Shown below is a summary of the budget using the Administration's projections that indicates we will have a $1.1 trillion deficit in 2012 and it will still be $774 billion in 2021.  Over the 10 year period an additional $7.2 trillion in debt will be added. ("We will not be adding more to the national debt"?)

I think most people would think the middle of the decade would be 2015 (let's cut him some slack and give him until 2016).   The President's numbers show deficit in excess of $600 billion in each of these years (..."by the middle of the decade our annual spending will match our annual revenues"?) and total almost $5 trillion from 2015 to 2021 (..."puts us on a path to pay for what we spend by the middle of the decade"?).  It is difficult to find any spending that matches revenues in his budget proposal.

This is beyond troubling.  This is the President of the United States speaking.  He has the platform to educate and inform even if he does not act.  The house is burning down and he is talking about it like he has a nice, cozy fire going in the fireplace.

All I can say is that he still appears to have a lot of hope left him.  What we need from him is the change.

Grateful for Greatness-Dan Gable and John Wooden

I don't know if there are many men that have enjoyed as much succees in their life as Dan Gable has. Or have imparted as much success on other men.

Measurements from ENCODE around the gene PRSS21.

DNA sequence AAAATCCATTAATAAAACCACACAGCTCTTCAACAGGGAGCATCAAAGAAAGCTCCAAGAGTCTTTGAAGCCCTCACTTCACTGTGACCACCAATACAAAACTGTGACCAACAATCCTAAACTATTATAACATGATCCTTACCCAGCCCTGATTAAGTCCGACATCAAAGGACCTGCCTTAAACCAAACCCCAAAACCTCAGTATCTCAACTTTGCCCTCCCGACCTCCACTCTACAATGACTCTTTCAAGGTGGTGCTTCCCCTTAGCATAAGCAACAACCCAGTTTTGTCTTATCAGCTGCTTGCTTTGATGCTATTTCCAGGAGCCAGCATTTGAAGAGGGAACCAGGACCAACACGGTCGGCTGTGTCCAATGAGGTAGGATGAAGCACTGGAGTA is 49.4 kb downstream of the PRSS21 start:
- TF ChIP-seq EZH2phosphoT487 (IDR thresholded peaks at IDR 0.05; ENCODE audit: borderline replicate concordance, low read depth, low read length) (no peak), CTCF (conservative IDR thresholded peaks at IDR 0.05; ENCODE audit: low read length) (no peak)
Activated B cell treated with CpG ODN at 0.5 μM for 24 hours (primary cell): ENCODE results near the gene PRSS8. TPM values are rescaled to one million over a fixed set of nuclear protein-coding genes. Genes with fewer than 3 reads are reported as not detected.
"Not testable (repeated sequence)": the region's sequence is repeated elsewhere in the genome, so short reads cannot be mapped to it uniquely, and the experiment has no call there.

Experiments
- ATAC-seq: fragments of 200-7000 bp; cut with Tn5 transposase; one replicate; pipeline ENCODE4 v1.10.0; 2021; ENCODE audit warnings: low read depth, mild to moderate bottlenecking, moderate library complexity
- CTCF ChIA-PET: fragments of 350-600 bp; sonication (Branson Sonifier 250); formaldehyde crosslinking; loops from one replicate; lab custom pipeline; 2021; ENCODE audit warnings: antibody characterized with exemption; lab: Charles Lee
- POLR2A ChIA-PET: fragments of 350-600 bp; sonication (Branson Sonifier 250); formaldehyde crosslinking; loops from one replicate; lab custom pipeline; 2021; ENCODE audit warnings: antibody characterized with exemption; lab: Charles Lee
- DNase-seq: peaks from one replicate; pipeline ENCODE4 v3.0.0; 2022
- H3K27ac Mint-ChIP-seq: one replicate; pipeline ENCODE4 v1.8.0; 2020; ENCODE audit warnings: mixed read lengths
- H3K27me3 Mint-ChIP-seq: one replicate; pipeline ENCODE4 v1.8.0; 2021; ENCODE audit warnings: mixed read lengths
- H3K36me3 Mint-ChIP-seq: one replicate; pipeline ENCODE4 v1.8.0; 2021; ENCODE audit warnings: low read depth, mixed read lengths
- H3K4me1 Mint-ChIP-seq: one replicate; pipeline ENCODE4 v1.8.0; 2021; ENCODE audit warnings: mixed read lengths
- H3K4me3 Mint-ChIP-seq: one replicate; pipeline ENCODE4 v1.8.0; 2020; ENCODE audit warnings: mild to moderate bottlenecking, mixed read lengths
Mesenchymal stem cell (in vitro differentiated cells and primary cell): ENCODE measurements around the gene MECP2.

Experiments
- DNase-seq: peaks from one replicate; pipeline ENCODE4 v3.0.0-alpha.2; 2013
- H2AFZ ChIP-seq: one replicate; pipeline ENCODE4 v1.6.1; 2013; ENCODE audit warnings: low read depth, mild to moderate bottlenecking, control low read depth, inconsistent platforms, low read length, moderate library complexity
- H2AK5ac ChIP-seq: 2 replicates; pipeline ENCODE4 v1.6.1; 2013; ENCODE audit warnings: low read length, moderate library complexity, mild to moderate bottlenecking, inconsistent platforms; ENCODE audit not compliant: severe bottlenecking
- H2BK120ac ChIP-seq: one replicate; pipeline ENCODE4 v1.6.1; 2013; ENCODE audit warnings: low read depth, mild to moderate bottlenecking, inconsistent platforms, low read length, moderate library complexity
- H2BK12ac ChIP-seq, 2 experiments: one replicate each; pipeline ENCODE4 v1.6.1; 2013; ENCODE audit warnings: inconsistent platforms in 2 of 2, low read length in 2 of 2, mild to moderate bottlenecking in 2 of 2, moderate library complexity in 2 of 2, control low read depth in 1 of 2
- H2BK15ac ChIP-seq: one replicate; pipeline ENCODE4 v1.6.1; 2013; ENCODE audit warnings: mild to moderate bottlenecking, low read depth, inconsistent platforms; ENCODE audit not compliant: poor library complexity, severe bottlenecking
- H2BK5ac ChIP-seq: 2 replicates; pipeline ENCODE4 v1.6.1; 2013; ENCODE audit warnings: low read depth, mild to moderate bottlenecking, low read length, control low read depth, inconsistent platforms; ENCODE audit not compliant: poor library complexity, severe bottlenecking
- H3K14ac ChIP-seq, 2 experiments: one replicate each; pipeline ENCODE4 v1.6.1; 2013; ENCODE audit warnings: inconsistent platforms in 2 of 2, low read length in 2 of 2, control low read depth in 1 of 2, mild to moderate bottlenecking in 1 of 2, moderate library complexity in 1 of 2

Many of you probably don't even know the name.  I was reminded of this living legend today in a column in USA Today by Mike Lopresti.  For those not familiar with Mr. Gable let me provide a brief summary:
  • His record as a high school and collegiate record as a wrestler was 182-1.  The only match he ever lost was his last as a collegian Iowa State.
  • He was a 3-time high school state champion and 2-time NCAA champion.  He was not permitted to wrestle as a freshman at either level.
  • He won a gold medal at the 1972 Olympics.  He did not lose one point in any match on his way to the gold.
  • He was head wrestling coach at Iowa for 21 years.  He won the Big Ten title 21 times and the National Championship an incredible 15 times in those 21 years.  His record in dual meets as a head coach was 355-21-5.
This was a man who either wrestled in or coached in dual meets and saw victory over 500 times and experienced defeat only 23 times in his career.  There is likely no athlete who has had such success in any sport as both a participant and coach.  The only other man who might be his equal would be John Wooden.  

Most people know Wooden as the coach who led UCLA to 10 NCAA championships in basketball.  This included 10 championships in the 12 years between 1964 and 1975.  However, Wooden was also a 3-time All-American at Purdue which was the national champion in 1932.  He also led his high school team to a state championship and 2 runner-up finishes.